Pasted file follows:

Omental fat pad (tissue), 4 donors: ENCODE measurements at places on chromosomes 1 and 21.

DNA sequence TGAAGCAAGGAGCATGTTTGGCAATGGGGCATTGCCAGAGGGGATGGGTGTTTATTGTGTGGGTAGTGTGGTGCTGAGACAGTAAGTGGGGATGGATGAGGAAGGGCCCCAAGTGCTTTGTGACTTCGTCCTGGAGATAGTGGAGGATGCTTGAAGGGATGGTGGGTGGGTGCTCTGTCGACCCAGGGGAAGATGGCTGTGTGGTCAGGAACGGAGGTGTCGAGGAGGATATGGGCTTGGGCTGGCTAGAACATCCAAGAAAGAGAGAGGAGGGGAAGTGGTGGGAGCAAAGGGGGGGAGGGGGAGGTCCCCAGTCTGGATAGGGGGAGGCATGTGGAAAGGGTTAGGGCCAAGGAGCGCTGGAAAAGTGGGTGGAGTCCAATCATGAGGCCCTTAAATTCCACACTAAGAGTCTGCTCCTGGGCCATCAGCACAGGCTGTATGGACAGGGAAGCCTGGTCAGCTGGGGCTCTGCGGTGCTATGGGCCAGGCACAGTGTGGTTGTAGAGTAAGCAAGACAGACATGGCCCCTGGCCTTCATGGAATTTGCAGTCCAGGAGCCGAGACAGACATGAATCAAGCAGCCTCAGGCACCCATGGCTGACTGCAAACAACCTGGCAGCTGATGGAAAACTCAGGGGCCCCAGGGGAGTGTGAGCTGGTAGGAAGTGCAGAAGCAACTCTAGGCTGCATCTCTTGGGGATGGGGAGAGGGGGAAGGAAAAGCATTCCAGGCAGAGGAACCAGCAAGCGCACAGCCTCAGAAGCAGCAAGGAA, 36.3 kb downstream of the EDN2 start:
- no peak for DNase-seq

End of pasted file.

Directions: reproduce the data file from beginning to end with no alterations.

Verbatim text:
Omental fat pad (tissue), 4 donors: ENCODE measurements at places on chromosomes 1 and 21.

DNA sequence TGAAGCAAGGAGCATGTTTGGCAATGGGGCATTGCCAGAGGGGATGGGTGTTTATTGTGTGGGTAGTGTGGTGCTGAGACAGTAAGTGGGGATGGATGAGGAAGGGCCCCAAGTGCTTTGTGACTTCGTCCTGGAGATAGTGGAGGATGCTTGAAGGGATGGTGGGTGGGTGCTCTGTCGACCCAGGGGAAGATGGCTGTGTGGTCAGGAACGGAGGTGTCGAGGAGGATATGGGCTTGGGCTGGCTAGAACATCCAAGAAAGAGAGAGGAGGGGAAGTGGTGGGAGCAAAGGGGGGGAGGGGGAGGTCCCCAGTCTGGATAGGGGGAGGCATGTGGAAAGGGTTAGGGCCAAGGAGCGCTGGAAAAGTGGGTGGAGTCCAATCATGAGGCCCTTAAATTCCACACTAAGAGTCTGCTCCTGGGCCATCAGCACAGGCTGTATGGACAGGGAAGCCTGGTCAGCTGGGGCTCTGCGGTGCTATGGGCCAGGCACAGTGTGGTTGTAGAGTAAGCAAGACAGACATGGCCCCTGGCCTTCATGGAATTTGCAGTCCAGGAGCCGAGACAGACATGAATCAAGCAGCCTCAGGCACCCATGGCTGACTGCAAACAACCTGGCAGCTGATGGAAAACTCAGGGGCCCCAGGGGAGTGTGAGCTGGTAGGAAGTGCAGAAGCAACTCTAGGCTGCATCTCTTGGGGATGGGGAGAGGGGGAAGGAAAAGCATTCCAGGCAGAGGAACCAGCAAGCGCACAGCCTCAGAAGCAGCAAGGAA, 36.3 kb downstream of the EDN2 start:
- no peak for DNase-seq